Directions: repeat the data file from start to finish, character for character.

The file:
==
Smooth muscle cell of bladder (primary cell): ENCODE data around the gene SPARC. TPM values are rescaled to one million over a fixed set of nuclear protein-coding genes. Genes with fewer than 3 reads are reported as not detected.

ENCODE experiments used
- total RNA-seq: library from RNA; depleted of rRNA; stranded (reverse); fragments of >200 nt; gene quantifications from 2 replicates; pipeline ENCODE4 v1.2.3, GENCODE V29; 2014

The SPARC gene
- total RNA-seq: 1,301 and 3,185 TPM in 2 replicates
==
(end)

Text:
Smooth muscle cell of bladder (primary cell): ENCODE data around the gene SPARC. TPM values are rescaled to one million over a fixed set of nuclear protein-coding genes. Genes with fewer than 3 reads are reported as not detected.

ENCODE experiments used
- total RNA-seq: library from RNA; depleted of rRNA; stranded (reverse); fragments of >200 nt; gene quantifications from 2 replicates; pipeline ENCODE4 v1.2.3, GENCODE V29; 2014

The SPARC gene
- total RNA-seq: 1,301 and 3,185 TPM in 2 replicates